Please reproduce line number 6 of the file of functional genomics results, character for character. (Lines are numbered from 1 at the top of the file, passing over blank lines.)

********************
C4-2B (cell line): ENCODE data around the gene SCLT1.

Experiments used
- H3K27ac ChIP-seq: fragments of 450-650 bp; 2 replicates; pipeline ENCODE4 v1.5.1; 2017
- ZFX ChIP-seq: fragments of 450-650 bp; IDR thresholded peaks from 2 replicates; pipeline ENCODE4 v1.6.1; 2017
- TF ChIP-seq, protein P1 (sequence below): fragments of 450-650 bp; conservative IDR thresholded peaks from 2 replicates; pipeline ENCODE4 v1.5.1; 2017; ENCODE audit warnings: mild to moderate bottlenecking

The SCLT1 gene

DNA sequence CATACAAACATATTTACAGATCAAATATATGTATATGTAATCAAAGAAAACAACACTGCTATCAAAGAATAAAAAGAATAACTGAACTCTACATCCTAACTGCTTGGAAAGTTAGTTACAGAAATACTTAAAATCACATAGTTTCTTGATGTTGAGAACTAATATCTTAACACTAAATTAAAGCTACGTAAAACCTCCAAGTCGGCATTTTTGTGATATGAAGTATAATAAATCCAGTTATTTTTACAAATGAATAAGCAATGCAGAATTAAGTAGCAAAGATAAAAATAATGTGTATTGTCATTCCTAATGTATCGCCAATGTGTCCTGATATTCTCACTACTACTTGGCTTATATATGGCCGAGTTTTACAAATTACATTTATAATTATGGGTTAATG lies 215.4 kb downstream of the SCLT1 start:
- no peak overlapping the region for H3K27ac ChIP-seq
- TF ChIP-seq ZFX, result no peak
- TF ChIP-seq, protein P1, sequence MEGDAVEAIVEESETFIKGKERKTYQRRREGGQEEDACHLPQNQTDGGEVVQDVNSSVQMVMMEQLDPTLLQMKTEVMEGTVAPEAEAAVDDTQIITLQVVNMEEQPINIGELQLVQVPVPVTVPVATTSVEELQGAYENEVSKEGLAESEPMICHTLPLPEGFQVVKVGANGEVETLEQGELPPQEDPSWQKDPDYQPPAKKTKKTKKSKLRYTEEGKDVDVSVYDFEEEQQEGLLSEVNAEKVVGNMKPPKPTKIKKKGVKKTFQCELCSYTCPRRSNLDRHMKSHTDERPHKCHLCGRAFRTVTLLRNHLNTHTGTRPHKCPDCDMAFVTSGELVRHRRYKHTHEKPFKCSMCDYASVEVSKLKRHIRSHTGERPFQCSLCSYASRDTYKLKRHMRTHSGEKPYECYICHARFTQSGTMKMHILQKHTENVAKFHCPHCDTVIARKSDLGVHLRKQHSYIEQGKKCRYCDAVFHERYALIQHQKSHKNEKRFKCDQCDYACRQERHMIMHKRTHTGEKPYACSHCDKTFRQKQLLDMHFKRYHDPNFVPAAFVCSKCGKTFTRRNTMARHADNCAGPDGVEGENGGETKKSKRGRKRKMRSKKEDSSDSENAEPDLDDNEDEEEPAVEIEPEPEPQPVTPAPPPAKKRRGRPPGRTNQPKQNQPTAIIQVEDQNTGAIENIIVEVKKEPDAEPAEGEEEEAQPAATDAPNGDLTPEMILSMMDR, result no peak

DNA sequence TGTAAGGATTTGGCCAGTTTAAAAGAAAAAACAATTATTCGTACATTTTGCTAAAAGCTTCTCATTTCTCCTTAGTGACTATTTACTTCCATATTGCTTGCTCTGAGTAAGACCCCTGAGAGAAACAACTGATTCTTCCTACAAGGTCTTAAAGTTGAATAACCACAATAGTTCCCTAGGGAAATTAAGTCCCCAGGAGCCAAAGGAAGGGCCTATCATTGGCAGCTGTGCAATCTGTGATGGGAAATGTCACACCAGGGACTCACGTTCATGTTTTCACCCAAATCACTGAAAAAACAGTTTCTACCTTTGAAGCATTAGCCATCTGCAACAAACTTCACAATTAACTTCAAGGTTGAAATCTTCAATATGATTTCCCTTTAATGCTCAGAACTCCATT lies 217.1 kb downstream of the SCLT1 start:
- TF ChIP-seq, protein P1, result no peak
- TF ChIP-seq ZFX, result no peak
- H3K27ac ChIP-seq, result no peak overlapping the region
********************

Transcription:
The SCLT1 gene